Two of my interests and genuine passions for a while now have been recruitment and mental health, I find these two topics extremely interesting due to their tremendous impact on our day to day lives.
When I first thought about what I’d like to do when I finished school, I knew it had to be something that could have a positive impact on the lives of others, this is why I chose to study a Bachelor in Business (Human Resource Management) and a Bachelor of Behavioural Science (Psychology). Within my studies I learnt a countless number of important skills to assist me in my personal life and professional career, although one thing that always stood out to me and seemed to co-exist within both studies of business and psychology was the impact that one’s work life has on their mental health.
The consideration for our physical health during this pandemic has been at the forefront of everything we do, however, it is easy to let slip the consideration of our mental health when caught up with everything going on. With a lot of us now working from home we are no longer surrounded by our usual work environment, this could mean working alone, working without particular resources, and struggling with distinguishing work time and you time, as it all happens under the same roof.
Along with the countless benefits that come with working from home, there are also a number of risks and negatives to these arrangements, some of which become more evident as the potential novelty of it all wears off. Some of these to lookout for include:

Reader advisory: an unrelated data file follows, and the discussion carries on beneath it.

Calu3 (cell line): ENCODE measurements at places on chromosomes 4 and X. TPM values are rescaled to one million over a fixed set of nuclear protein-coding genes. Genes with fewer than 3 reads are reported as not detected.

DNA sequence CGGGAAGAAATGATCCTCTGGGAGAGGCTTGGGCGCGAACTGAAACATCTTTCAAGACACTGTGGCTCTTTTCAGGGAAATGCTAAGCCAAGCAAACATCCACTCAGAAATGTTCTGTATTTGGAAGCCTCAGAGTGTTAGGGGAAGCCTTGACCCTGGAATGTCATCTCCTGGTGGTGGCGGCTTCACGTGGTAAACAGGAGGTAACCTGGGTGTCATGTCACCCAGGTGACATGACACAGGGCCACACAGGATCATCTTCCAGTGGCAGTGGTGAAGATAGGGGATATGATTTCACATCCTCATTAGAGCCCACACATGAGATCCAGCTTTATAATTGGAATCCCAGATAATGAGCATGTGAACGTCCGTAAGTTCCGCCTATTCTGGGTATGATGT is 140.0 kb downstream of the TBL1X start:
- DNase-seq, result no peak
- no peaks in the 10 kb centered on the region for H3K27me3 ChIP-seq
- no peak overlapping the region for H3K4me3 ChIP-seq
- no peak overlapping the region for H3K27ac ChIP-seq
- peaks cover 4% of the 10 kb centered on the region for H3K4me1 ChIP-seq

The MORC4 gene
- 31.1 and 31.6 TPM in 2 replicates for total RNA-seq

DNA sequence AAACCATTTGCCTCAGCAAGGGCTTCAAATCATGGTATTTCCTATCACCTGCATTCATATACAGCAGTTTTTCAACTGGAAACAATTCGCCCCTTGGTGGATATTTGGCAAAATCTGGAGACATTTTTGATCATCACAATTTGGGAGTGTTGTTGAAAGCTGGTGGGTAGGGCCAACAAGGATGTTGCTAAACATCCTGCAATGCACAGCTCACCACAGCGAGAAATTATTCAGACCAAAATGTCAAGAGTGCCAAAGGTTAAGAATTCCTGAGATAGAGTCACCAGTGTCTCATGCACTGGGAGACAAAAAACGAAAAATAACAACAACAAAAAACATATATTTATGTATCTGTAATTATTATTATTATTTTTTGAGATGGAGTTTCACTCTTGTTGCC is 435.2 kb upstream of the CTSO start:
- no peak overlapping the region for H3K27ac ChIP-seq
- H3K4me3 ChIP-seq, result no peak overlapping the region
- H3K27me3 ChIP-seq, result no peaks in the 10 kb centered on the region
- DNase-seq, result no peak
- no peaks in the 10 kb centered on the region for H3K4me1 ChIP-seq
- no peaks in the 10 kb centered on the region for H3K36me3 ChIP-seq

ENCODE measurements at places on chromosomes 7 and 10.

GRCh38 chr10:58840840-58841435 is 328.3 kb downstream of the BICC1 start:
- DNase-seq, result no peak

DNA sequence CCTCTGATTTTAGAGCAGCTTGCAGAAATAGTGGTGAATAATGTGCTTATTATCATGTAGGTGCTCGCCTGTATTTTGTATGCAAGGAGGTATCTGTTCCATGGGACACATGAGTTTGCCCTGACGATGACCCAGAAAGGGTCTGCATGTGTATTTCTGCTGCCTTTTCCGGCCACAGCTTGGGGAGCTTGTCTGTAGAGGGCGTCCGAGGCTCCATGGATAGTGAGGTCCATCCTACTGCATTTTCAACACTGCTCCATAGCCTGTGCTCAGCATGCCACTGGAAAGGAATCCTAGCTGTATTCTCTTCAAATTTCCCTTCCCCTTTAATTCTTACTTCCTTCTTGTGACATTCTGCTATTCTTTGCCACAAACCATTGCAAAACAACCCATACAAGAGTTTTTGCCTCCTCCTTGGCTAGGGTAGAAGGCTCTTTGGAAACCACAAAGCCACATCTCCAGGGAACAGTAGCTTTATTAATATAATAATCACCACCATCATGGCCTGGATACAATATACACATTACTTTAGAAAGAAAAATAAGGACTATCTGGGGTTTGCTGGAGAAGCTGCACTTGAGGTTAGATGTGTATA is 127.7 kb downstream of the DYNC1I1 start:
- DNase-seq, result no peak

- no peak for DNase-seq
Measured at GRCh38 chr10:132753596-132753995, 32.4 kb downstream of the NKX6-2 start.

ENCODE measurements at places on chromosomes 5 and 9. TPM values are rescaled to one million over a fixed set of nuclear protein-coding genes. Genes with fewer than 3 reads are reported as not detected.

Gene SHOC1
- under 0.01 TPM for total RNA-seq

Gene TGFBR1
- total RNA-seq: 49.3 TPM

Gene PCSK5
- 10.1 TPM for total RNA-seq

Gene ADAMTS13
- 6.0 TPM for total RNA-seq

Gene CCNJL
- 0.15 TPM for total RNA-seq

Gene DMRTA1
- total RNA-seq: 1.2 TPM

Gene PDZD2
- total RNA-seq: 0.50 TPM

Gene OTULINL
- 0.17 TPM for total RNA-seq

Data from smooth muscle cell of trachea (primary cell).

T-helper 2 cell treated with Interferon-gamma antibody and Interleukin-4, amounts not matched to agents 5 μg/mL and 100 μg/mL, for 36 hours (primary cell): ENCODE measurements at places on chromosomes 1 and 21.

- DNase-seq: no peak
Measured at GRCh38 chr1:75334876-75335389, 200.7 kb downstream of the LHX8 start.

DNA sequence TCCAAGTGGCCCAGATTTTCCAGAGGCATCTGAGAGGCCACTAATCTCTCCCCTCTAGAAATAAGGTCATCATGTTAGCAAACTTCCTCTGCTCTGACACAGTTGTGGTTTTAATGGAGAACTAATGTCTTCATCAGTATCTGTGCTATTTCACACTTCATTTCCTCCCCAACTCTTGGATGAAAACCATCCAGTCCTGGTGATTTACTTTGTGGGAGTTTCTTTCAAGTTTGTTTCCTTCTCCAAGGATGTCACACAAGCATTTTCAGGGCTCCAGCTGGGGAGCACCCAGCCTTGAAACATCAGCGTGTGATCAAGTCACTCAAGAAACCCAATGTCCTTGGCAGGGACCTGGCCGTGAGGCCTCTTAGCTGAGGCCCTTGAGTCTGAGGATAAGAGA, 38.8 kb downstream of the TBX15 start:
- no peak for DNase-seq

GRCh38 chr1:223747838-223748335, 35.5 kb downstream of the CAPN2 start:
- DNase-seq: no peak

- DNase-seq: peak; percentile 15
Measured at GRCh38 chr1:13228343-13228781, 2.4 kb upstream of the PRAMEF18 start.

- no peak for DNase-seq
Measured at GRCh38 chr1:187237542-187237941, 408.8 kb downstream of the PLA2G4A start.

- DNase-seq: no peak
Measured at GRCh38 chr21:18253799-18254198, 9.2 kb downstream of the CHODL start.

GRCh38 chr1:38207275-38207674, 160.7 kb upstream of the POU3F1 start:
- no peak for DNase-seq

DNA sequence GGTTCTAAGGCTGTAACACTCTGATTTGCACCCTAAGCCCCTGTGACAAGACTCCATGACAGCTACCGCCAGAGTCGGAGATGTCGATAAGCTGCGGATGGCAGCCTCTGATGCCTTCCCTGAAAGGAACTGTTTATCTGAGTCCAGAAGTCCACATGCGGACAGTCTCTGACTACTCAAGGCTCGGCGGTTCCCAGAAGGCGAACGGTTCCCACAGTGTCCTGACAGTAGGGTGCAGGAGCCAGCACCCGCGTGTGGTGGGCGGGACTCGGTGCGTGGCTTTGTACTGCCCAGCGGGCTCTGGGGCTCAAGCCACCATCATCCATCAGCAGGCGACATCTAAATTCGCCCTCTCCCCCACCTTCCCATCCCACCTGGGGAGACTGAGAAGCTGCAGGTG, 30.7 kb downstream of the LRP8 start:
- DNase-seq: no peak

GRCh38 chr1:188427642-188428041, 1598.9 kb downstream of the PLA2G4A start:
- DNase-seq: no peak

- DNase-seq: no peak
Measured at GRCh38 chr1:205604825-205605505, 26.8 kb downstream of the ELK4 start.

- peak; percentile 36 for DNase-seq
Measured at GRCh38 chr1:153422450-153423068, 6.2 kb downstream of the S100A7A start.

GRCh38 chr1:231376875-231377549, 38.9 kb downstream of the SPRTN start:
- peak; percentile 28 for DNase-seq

Feelings of isolation, loneliness, and disconnection – both socially and professionally
Struggling with switching on before work or switching off after work
Difficulty in staying motivated, organised, and prioritising
Trouble in managing your own performance and progress
Protecting your mental wellbeing
Although we might not notice it at first, these feelings and struggles can creep up on us and begin to deteriorate our overall mental wellbeing over time.
In order to mitigate the risk of harm to your mental health, there are a number of things that can be done on a daily basis to assist in staying positive, motivated, and social. These include:
Talk, Talk, and Talk
I personally hadn't realised how much I like to talk (although others probably have, sorry about that) but now being at home in a workspace by myself, I’ve missed the chit chat with colleagues in the office. In order to substitute the face to face interactions, I have been harnessing the wonderful world of technology to stay social, including Zoom for VC’s, Teams for group chats, and morning & afternoon virtual meetings. By doing this it means I’m constantly engaged and talking to people, meaning that working alone doesn’t turn into being lonely. This also gives you a chance to express any concerns or struggles you might be experiencing and seeing how others are dealing with it.
Try and stick to a routine/structure